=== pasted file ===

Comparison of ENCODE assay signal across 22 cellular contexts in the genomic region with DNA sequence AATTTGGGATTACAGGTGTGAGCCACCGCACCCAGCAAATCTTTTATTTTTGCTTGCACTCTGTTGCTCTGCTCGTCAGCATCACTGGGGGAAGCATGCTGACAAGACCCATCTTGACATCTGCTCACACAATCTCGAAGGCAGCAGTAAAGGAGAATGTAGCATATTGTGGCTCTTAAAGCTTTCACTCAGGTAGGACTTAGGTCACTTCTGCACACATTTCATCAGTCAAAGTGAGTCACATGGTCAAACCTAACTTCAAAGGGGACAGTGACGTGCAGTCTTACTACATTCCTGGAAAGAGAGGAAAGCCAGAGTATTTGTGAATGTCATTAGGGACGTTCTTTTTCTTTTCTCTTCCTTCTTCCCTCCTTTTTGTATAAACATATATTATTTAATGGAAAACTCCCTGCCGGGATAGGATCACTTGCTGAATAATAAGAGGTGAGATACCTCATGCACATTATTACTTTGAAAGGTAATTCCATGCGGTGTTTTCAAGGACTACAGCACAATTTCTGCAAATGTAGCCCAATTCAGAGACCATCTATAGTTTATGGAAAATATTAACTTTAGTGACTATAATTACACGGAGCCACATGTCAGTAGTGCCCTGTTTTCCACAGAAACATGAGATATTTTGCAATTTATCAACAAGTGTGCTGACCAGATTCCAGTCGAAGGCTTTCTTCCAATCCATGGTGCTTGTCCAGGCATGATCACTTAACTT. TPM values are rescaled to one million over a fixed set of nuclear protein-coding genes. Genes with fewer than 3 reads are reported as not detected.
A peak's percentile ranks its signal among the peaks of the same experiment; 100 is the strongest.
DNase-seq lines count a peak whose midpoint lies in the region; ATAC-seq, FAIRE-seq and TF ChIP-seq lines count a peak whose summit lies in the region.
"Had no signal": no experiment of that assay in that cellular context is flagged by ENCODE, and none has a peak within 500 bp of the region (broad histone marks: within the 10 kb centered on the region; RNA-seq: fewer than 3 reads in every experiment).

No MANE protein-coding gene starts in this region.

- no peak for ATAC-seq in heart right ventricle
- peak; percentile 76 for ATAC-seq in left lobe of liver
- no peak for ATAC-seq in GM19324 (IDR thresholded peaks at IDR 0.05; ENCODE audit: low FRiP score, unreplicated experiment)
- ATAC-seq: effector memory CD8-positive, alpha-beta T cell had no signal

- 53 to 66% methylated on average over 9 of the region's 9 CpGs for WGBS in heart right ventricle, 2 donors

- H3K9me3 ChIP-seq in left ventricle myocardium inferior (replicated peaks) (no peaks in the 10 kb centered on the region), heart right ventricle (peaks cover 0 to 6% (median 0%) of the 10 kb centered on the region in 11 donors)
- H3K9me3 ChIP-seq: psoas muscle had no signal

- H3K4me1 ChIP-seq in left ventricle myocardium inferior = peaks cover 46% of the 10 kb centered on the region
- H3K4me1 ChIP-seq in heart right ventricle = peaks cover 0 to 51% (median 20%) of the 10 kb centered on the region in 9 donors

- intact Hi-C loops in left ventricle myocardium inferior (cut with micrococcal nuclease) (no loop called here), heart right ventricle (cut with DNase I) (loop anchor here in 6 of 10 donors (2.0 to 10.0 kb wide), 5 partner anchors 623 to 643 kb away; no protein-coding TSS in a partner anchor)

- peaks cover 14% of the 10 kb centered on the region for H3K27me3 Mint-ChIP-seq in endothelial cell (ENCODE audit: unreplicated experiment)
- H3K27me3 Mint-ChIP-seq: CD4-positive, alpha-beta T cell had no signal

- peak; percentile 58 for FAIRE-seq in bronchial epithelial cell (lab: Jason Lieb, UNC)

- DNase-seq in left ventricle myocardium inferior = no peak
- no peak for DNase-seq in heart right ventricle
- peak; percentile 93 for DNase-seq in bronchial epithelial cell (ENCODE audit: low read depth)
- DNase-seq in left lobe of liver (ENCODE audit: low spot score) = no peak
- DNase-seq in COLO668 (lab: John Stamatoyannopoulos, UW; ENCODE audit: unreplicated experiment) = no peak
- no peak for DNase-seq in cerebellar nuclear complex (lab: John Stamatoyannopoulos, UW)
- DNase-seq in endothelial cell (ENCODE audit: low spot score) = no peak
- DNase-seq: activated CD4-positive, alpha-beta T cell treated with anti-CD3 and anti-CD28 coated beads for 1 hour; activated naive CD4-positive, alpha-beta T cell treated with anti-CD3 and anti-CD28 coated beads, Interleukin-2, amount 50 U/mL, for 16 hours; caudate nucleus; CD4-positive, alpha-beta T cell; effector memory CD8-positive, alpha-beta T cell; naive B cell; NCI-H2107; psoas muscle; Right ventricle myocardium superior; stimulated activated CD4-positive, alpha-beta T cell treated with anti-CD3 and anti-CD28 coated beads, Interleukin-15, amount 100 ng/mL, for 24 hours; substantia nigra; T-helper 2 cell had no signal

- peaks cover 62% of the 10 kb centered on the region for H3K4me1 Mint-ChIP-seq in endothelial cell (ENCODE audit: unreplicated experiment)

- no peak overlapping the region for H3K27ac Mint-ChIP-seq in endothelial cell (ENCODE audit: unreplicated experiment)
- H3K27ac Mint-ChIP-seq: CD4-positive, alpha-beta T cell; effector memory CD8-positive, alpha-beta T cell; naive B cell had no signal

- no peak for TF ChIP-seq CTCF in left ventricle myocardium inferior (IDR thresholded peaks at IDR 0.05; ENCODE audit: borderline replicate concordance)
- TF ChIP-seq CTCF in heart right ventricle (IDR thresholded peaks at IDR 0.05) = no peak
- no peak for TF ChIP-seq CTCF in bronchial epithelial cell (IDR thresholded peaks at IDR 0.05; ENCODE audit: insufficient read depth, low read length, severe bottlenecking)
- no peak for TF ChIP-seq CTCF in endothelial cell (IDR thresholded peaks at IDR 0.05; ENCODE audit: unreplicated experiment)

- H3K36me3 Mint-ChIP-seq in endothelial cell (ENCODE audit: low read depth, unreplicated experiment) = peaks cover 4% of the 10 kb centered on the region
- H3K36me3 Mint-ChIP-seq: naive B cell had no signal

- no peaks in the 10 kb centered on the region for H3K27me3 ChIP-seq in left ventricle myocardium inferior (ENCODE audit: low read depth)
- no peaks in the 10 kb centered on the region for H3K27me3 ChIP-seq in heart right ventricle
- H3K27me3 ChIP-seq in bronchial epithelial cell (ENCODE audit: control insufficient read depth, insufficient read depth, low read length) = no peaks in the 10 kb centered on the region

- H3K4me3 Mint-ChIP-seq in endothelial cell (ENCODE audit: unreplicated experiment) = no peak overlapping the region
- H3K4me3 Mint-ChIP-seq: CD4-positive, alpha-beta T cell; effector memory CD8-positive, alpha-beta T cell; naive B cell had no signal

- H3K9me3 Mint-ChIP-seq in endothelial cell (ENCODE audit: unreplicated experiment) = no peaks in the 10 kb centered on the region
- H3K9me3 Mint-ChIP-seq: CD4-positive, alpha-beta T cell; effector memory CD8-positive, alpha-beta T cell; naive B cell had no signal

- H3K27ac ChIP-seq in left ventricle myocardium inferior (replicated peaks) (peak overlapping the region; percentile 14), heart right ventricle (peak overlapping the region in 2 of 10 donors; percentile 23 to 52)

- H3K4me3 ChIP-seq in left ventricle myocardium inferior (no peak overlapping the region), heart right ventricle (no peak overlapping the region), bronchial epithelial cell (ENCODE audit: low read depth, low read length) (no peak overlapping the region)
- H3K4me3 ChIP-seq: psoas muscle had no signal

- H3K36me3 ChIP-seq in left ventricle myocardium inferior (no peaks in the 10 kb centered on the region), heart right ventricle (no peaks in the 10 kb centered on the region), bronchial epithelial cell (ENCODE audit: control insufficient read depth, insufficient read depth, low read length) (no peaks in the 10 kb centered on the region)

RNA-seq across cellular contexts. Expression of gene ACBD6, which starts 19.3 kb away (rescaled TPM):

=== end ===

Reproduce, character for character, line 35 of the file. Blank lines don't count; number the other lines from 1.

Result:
- H3K36me3 Mint-ChIP-seq: naive B cell had no signal